10. Hi. I think my post about this got lost. I apologize if this is a repeat post. I've been really busy, too busy to participate in the forums as much as I'd like. I was wondering how you all teach Geography in first grade. Do you teach it alongside Ancient History? I thought about doing this, but it seems confusing to the child to be introduced to modern countries, flags and cultures at the same time that he's discovering history. I'm now leaning toward introducing our eldest to basic political geography first (countries, flags, languages, cultures, basic map work) like in the last two parts of the "Usborne Book of World Geography." Once he has a grasp of that, we're going to introduce history, so he figures out where and how it all started and how things came to be as they are now. We will save natural geography like weather, phenomena, etc. for the second year. How do you folks do it? We will also use the "Evan Moor Beginning Geography" workbook. Just ordered it. Another issue we have is how to teach U.S. history to make sure the kids meet annual testing requirements. Are children expected to know about U.S. government and history as early as first grade? If so, how do we teach history like in WTM? I'd prefer to just teach ancient history for now. We live in Washington State. Our eldest is 6 years old. Any advice would be most welcome!
  11. We are interested in starting a foreign language with our first grader. I am looking for a natural approach. I don't want material that expects the child to read and write the language at first. I also think programs that start out with full sentences/conversations in the target language are too aggressive (but I am open to input if I am wrong on this.) Has anyone helped their child learn French and has a good curriculum to recommend? We really want to give her a good foundation before puberty, especially. Hubs speaks with a good accent but is not fluent. (He will be instructing.)
  12. I hope this post is appropriate here but I don't know where else to ask since homeschooling is our life. My kids and I (along with several other moms and homeschoolers) are volunteering, once a week, at an Indian school to help teach first graders how to read English. It's an English speaking school so I'm not sure I would really classify it as ESL, although many of their students' parents do not speak English. We have been using Teach Your Child to Read in 100 Easy Lessons with groups of 1-4 students per volunteer. It's a phonics based program and fully scripted so the student volunteers can easily administer. But there is a disconnect between what the school is teaching and our phonics approach. It seems that many of the kids have just memorized words. So after speaking to the school, they received approval from the Indian education board to change their curriculum. Now we have a meeting with the head of English and the K-1 teachers on Dec 13 to discuss what curriculum to use and how we can work together. Somehow I was elected to lead this! My kids went to public school until after they were reading. Aside from me reading to and with them, I don't know how to teach reading. I don't know what curriculum works for a classroom setting (and for unlicensed teachers who English is a second language). This school is at risk for being closed if they cannot raise the reading level of these students. I'm not aware of another option for these kids if the school is closed. They are too cute and lovely to ignore. I have been researching all over the Internet. I know some of you are certified classroom teachers. I'm hoping you can help: what recommendations would you make for curriculum to teach children to read in a classroom setting? Something not too difficult. Do you recommend a phonics approach or something else? Thank you, thank you!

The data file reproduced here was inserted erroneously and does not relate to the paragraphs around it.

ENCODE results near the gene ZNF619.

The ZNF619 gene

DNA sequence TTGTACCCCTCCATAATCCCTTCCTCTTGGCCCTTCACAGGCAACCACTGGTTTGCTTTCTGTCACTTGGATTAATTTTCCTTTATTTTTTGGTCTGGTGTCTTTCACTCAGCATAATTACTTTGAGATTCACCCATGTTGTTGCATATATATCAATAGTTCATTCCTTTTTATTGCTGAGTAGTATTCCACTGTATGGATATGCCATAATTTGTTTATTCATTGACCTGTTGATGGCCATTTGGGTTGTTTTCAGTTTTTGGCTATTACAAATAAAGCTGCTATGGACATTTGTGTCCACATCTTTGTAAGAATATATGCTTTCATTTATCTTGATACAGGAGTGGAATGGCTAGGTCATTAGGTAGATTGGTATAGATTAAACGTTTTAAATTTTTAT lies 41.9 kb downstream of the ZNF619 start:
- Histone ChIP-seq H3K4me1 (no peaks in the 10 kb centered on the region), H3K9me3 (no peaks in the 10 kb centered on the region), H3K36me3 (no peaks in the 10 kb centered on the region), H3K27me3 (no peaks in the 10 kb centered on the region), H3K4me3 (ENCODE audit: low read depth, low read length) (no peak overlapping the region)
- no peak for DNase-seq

13. First of all my kids hate math but these CUTE Minion themed Math Centers are totally LOVED by them! Plus, this freebie is only FREE until Sunday, August 9th! Check it out here - http://www.educents.com/minion-math-centers.html Here's the description - Add some fun to your math practice with these cute little Minions! Use these hands-on math centers to practice and reinforce key math skills. I hope you enjoy and benefit from this freebie as much as my family and me have :-)